Hereditary Red Blood Cell Enzymopathies


Red cell metabolic disturbances result in hemolysis, which leads to a significant shortening of the erythrocyte life span. The most common enzyme deficiencies are glucose 6-phosphate dehydrogenase (G6PD) in the antioxidant pathway, pyruvate kinase in the anaerobic glycolysis pathway, and pyrimidine 5' nucleotidase (P5'N) in the nucleotide metabolism. While the X chromosome inherits G6PD and phosphoglycerate kinase deficiencies, other enzymopathies show autosomal recessive inheritance. Although the causes of hereditary hemolytic disorders are diverse, clinical, laboratory findings and complications overlap. A history of neonatal jaundice requiring phototherapy and exchange transfusion is quite usual. Mild to severe anemia may be associated with episodic or constant hemolysis associated with icterus, hyperbilirubinemia, growth retardation, gallstones, splenomegaly, and a variable degree of iron overload. Erythrocyte enzyme disorders should be suspected in patients with severe hemolytic episodes, or with chronic hemolysis, after excluding hemoglobinopathies, membranopathies, and immune-mediated hemolysis.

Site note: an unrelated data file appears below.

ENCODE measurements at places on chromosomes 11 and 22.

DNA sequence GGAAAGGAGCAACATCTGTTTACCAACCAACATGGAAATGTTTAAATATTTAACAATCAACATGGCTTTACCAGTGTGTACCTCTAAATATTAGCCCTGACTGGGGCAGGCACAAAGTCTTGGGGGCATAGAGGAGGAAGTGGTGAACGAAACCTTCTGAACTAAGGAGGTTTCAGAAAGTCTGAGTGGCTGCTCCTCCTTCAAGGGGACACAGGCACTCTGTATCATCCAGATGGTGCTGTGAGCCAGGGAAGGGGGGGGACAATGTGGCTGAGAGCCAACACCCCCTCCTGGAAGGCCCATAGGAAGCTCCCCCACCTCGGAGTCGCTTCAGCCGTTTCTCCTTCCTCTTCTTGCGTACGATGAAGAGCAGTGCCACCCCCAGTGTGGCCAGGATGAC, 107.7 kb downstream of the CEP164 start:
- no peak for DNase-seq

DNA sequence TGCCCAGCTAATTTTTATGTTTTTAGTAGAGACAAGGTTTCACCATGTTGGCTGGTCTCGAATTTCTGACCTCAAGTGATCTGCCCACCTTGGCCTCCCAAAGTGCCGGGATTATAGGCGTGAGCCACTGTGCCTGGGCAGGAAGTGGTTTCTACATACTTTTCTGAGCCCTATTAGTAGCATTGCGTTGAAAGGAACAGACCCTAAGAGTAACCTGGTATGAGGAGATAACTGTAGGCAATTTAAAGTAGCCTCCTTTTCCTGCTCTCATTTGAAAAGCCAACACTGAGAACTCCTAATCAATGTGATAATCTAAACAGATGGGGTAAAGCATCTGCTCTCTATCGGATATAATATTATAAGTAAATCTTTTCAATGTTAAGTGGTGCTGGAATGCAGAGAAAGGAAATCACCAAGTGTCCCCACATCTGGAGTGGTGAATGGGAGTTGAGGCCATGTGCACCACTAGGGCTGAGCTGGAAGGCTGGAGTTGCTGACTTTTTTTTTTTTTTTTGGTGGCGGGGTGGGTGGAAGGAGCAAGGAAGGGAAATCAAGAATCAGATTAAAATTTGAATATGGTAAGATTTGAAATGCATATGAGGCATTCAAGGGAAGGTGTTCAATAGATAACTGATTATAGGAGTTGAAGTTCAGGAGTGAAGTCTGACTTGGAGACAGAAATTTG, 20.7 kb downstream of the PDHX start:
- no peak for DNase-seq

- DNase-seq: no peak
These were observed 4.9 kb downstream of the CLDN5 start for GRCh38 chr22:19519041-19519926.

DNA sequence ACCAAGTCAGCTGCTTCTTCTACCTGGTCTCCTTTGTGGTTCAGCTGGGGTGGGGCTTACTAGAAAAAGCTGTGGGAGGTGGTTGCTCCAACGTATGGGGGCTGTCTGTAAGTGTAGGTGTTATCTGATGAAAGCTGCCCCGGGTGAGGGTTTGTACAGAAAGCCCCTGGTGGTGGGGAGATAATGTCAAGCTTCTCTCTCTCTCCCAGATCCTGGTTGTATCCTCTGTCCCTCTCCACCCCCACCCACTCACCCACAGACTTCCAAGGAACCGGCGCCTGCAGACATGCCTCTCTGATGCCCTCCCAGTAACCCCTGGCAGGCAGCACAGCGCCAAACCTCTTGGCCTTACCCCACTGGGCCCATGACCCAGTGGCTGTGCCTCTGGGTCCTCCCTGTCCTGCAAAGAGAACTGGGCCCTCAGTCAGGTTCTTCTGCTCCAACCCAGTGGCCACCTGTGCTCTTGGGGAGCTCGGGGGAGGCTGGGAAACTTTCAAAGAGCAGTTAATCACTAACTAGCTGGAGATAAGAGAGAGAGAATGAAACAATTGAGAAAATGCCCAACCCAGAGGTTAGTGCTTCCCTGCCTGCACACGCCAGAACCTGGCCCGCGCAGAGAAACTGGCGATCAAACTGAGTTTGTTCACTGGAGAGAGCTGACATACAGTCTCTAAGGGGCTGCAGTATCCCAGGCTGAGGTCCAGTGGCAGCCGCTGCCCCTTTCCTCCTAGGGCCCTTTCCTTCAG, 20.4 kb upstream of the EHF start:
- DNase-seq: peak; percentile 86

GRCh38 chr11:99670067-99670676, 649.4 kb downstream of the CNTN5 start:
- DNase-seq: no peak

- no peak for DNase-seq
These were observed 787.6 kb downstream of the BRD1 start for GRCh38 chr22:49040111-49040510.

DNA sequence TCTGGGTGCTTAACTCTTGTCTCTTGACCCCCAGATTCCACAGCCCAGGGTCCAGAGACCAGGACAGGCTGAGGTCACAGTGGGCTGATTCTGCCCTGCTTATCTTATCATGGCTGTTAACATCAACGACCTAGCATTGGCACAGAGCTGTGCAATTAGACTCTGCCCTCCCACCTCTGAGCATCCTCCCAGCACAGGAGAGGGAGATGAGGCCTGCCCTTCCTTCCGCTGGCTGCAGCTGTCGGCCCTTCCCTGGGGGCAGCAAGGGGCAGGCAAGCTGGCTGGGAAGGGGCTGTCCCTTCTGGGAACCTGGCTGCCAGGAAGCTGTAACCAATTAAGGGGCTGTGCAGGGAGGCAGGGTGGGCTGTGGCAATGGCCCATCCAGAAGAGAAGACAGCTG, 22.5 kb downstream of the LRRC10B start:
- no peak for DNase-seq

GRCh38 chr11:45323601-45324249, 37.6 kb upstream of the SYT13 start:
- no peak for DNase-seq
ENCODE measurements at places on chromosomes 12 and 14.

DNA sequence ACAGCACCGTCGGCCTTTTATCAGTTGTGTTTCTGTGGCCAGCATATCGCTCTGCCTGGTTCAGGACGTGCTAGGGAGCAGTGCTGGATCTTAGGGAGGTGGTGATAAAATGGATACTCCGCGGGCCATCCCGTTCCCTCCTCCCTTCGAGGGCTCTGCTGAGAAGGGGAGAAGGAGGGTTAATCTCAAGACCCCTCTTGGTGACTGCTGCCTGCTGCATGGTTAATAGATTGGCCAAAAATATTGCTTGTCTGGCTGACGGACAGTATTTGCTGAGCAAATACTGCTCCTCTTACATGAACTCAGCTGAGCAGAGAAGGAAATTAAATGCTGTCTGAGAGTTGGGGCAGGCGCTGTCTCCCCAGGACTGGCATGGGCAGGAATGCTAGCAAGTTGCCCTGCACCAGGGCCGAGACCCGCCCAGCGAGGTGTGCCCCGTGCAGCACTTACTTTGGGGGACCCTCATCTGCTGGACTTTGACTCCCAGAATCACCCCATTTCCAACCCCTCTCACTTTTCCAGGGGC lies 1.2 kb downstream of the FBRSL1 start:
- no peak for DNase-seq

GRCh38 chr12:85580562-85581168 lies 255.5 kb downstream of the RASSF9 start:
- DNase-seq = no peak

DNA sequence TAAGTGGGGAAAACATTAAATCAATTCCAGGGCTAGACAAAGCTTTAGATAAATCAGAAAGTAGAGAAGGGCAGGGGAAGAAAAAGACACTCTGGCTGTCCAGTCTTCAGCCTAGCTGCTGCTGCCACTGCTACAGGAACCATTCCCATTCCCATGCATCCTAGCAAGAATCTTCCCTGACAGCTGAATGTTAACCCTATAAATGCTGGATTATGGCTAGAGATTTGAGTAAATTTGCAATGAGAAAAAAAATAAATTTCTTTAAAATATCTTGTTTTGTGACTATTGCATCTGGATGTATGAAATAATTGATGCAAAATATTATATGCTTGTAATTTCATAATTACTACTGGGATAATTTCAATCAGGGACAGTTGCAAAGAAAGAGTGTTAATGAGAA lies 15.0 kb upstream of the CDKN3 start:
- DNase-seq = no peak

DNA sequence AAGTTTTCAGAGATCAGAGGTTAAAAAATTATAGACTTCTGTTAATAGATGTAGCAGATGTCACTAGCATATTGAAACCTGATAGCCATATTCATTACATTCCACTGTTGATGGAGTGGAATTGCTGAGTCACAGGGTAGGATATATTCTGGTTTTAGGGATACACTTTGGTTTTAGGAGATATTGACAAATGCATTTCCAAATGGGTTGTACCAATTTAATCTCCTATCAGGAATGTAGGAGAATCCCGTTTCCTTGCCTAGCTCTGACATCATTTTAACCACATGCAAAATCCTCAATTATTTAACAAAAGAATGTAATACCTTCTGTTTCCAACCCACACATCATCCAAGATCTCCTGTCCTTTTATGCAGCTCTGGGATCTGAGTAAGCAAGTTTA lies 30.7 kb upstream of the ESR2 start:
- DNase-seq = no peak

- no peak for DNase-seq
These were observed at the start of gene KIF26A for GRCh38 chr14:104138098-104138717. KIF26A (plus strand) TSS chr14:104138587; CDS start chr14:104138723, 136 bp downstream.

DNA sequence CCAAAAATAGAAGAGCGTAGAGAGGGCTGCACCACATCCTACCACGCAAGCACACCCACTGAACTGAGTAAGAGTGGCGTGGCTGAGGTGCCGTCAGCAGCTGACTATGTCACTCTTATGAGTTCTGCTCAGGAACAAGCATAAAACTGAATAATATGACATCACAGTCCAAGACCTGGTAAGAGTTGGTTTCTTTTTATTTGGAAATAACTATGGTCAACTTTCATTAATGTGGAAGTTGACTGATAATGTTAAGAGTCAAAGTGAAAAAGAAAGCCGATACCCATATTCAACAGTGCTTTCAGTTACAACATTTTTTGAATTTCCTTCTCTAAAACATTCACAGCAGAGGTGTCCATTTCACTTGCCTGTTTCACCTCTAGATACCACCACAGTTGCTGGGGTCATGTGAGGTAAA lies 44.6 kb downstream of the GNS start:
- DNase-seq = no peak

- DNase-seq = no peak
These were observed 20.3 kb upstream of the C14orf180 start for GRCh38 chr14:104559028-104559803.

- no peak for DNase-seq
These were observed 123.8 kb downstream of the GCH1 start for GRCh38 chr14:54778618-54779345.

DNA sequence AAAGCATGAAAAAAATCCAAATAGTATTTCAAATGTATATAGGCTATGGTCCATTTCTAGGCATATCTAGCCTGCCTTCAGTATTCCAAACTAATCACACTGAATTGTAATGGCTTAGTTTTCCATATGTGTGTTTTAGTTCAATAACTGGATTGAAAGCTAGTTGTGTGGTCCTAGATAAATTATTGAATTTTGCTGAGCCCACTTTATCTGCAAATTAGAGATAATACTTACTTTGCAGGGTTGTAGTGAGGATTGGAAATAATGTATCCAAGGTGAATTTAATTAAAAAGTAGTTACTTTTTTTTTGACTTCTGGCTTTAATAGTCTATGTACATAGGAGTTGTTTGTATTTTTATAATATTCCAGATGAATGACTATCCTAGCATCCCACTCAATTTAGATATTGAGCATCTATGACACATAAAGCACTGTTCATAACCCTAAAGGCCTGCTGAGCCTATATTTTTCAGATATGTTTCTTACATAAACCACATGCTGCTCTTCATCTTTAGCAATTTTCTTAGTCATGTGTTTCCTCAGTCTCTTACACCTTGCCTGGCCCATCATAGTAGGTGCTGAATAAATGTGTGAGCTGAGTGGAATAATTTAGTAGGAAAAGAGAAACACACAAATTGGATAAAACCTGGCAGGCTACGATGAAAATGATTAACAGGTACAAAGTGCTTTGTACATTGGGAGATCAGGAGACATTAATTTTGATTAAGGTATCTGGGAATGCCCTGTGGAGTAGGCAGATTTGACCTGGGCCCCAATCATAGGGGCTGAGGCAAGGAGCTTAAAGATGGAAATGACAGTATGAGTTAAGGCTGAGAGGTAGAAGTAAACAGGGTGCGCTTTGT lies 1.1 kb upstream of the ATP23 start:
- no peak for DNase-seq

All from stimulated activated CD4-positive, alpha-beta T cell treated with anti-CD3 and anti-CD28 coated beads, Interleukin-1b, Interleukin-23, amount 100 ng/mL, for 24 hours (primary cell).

How to Cite
Aksu, T. (2021). Hereditary Red Blood Cell Enzymopathies. The Journal of Pediatric Academy, 2(1), 9-13. Retrieved from